Sunday, August 09, 2009

Getting Angry


Today I will be speaking on the subject of anger because the reading from Ephesians includes these rather perplexing words: "be angry but do not sin; do not let the sun go down on your anger." Anger is everywhere in our culture but I don't address it often in sermons. Preachers tend to move straight to forgiveness even though it is often our persistent anger that requires forgiveness. Anger wrecks relationships and a lot of pastoral care is around dealing with this emotion which is often perceived as negative.

I say perceived because anger isn't always wrong. In fact there are plenty of occasions when anger is not only understandable, it is reasonable and just. We tend to get stuck in our anger and it undermines our spiritual and physical health and wellbeing.

I have some excellent stuff on anger written by Christians but there are a couple of really thoughtful books written by Bhuddists, including Thich Nhat Hanh and Robert Thurman. Thurman quotes Aristotle who in turn quotes someone else offering that wrath "is far sweeter than honey, clouding the hearts of men like smoke."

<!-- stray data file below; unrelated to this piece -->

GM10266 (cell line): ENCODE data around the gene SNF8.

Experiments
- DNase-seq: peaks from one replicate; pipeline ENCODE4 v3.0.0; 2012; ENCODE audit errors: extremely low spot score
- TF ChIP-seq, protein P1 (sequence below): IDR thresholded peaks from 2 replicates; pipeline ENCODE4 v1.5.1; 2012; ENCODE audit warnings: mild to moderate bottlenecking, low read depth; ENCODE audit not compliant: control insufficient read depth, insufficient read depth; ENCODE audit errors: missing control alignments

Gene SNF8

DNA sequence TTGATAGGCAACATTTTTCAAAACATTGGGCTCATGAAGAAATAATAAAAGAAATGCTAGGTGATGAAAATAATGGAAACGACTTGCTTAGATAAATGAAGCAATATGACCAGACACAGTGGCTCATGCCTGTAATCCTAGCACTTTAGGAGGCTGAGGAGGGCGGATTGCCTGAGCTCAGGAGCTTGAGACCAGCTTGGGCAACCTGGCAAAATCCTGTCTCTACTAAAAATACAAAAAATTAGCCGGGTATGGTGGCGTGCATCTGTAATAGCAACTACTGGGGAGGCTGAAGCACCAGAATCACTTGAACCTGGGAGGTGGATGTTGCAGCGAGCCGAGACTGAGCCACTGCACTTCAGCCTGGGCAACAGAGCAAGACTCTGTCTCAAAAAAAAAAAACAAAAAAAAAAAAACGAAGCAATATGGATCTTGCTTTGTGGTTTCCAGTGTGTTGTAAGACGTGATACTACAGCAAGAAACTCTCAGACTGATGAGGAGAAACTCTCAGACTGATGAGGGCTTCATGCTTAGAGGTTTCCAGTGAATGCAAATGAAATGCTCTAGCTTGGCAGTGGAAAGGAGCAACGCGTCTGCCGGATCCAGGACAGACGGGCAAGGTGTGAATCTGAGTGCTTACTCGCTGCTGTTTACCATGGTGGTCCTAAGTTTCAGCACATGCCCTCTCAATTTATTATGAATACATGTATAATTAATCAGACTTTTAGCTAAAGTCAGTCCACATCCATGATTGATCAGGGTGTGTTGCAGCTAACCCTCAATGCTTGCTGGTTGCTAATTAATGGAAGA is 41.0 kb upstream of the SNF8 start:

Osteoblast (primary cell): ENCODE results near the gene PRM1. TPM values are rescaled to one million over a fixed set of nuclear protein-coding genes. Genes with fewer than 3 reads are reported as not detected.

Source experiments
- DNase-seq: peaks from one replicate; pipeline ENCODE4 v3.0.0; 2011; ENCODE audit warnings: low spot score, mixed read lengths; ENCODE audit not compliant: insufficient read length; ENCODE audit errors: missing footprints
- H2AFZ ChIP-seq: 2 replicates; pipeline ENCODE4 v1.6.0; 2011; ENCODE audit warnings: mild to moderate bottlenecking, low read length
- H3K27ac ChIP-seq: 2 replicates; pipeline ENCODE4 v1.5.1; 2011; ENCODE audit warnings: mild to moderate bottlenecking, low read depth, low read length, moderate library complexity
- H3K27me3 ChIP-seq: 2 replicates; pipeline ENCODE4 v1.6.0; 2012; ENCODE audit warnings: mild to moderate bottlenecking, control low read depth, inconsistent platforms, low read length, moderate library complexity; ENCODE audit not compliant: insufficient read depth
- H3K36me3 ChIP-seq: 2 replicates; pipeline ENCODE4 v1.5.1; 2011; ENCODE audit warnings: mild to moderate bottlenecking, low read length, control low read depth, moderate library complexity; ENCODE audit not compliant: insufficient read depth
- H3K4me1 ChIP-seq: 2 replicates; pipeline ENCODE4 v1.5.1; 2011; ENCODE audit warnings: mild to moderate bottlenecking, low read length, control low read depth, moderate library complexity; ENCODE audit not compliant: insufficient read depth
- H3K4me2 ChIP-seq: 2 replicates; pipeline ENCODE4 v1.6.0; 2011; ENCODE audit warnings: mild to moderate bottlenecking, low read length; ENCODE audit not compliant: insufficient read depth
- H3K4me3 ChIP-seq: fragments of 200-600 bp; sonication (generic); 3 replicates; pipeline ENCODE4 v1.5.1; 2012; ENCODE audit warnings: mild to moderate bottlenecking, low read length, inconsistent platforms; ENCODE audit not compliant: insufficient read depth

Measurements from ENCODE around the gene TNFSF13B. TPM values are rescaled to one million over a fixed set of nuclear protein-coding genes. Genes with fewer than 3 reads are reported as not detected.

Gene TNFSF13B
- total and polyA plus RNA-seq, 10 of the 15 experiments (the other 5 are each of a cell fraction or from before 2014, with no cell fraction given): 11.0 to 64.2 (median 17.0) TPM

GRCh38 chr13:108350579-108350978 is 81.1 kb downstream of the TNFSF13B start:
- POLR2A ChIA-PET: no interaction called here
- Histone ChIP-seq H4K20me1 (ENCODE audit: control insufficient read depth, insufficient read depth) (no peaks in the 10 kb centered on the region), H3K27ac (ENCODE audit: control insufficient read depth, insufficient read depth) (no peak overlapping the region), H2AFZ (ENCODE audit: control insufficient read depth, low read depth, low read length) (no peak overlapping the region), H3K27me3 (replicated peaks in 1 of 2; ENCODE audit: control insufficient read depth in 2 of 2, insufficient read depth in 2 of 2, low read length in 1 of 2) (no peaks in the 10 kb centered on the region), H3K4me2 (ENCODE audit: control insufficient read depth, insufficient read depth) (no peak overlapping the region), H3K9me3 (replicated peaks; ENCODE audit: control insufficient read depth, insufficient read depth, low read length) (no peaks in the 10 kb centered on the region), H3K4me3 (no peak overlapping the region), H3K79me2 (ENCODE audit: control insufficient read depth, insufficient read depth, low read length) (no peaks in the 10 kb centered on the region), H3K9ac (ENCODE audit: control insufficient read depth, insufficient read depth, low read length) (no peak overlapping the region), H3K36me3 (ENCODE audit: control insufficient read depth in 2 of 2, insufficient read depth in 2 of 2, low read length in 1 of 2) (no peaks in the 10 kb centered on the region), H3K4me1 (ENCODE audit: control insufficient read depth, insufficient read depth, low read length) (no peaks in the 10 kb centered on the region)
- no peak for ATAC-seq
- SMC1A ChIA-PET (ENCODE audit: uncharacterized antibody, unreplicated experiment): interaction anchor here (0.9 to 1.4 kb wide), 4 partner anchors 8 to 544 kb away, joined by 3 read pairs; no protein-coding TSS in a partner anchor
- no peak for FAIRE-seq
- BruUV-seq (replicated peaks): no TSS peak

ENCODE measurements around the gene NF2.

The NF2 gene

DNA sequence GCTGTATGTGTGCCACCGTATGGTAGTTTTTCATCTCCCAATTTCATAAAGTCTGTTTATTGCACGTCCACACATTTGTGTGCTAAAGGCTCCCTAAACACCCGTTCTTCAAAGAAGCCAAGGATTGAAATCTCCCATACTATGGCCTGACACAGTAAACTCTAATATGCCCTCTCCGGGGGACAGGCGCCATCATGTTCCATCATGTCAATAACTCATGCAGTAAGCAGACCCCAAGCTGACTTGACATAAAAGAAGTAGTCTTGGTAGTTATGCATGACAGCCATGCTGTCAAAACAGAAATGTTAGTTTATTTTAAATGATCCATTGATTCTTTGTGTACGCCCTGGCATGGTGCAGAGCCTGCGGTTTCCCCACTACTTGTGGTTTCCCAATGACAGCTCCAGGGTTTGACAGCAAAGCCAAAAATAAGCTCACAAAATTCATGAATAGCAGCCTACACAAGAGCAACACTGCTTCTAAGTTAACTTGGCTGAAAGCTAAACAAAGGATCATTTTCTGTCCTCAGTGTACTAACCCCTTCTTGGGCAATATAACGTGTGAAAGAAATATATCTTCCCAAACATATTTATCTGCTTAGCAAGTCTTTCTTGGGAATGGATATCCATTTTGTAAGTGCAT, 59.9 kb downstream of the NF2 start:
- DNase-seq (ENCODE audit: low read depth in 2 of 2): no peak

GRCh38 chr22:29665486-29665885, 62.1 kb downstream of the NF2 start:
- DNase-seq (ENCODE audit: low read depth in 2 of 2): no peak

I find that church folk are often reluctant to express anger because it a religious taboo. But the anger is often there and can be manifested in depression or what I think of as "sneaky" anger. It's the "smile to your face but stab you in the back" sort of anger. No one is shouting, but they might as well.

Any thoughts about your comfort or discomfort with anger?

2 comments:

Deborah Laforet said...

I find that anger becomes depression or is "sneaky" because many of us have not learned how to express our anger in healthy ways. Anger is a healthy emotion. It can motivate us to make changes that are needed. I find that women especially are accused of being "catty" and vindictive, when many of us were never taught that anger was a healthy emotion. It was not an appropriate emotion for girls and many now fear it in themselves.

lionlamb said...

I think anger can be a healthy emotion, and at times it needs to be expressed, particularly in the pursuit of justice.

Unfortunately anger is a killer, literally and figuratively. The church has done a poor job of helping people discern when anger is healthy or unhealthy.

Both women and men learn unhealthy ways to express anger and men often justify violent anger as gender specific.